2. The purpose of correction is instruction — to tell you what you are doing wrong so that you can get it right — it involves words.
g. God corrects us (disciplines us for the purpose of instruction and training with His Word). II Cor 7:8-10
5. In context, these verses (Heb 12:5-7):
a. Emphasize the disciplinary, corrective purpose of the letter = stay faithful or suffer the consequences.
b. Give the Hebrew Christians another suggestion about how to endure their trials. v5;7
1. Endure hardship as discipline. (NIV)
2. It is for discipline that you have to endure. (RSV)
c. Discipline = to train or develop by instruction and exercise esp. in self – control. (Dictionary)

1. The Bible puts some parameters on God’s discipline.
2. God disciplines as a Father who loves His child.
a. v9 makes a comparison with natural fathers.
1. What earthly father would discipline his children with cancer?
2. Do earthly fathers punish their children for years without the kids ever knowing why?
b. To help us understand how our heavenly Father wants to treat us, Jesus used the example of earthly fathers. Matt 7:9-11
c. In v11 Jesus raises the question: if you know how to treat your kids right, how much more does God the Father?
3. The Word chasten is used one time in connection with sickness. I Cor 11:32
a. The Corinthians were abusing communion — gluttony, drunkenness, division. v 17-22
b. They were missing the whole point — remembering the Lord’s death.
c. By doing this, they were sinning and bringing judgment on themselves in the form of sickness and death. v27-30
d. God allowed those consequences so that they would not be condemned with the world. v32
4. Notice these points:
a. This is serious sin.
b. Why would they be condemned with the world? For rejecting Jesus’s death by their actions.
c. These people are being corrected (instructec) by this letter.
1. The goal is an immediate change of behavior.
2. The result of that change would be healing for their bodies.
d. If they had judged their behavior in the first place, this would never have happened.
5. This situation is a whole lot different than:
a. I have cancer; the Lord is chastening me. Why? I don’t know; as He sees fit; for His own purposes.
b. The Lord chastens His choicest servants with sickness — these people were in gross sin!!
6. We need to understand that chastisement (punishment) went to Jesus so it wouldn’t have to come to us. Isa 53:5
a. The chastisement He bore is health for us and by His scourging we are healed. (NEB)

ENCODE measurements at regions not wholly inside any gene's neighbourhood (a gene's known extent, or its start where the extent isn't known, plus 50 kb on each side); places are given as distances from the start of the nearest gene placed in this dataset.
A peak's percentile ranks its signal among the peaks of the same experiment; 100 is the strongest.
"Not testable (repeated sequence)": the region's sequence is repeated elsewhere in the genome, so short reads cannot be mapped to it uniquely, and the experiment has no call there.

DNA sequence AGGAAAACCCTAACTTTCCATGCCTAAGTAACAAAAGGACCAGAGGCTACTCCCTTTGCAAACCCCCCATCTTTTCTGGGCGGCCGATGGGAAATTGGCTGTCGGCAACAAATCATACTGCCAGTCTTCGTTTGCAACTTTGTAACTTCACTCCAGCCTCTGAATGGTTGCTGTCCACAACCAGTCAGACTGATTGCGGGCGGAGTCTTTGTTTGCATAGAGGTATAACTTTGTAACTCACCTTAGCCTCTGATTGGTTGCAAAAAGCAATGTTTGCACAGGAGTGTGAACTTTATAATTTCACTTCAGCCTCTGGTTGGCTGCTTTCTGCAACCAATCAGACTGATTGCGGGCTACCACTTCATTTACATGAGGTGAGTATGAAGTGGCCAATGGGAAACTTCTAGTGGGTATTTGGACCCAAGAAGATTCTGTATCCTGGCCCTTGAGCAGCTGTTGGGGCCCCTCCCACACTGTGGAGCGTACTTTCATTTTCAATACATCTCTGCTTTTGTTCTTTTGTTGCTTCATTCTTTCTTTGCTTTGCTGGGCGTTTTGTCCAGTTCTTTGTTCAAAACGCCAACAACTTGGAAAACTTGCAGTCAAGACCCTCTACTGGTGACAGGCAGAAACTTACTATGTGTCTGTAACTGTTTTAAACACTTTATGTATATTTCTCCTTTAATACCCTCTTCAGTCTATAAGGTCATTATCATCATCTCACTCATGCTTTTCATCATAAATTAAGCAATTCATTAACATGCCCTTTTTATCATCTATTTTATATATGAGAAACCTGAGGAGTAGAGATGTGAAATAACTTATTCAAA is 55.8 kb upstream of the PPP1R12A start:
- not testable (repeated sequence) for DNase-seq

b. Twas for our welfare that He was chastised, the blows that fell to him have brought us healing. (Moffatt)
c. He was punished so we would have peace. He was beaten so we would be healed. (New Life)
7. Because they did not discern Christ’s sacrifice, that chastisement came on them.

1. If we take these verses out of context, we get disturbing news: Christ was neither obedient nor perfect, and suffering was needed to make Him such.
2. One of the main points of chapters 2-5 is that Christ is the perfect High Priest to represent us before the Father because He understands what we experience because He experienced it, too. 2:18
3. Heb 2:9-18 talks about Christ’s identification with our humanity.
a. He took on flesh and became a man to suffer and die for us.
b. Because He experienced life in the flesh, He is the perfect Savior for us. v9
1. Should make the pioneer of their slavation perfect (that is, should bring to maturity the human experience necessary for a perfect equipment for His office as High Priest), through suffering. (Amp)
2. It was right for God to make Jesus a perfect Leader by having Him suffer for men’s sins. (New Life)
c. Perfect = TELEIOO = to complete. (2:10; 5:9)
d. This verse has nothing to do with God’s discipline of us.
4. Heb 5:8 tells us Jesus learned what it means to obey the Father even when it means suffering and great cost.
a. He learned what it feels like for a human, so that He can now help us to make that same right choice ourselves.
b. He did not learn to obey, He learned what it was like to obey in the same way we sometimes have to.
1. Thus, Son though He was, He learned by all He suffered how to obey. (Moffatt)
2. He found out from what He suffered what it means to obey. (Beck)
c. This verse also has nothing to do with our need for discipline.

1. God does discipline us with His Word.
2. If God is disciplining you, you will know exactly what the problem is, and you can correct it.
3. If we do not respond to the discipline of the Word, God will allow us to reap the consequences of our behavior.
a. Why do you tell your kids not to cross the street? For their good! You know they can get hurt!
b. If they disobey you and get hurt, did you will it?
4. It is so important that we get this sorted out so that we can face life with the confidence — God is good and good means good!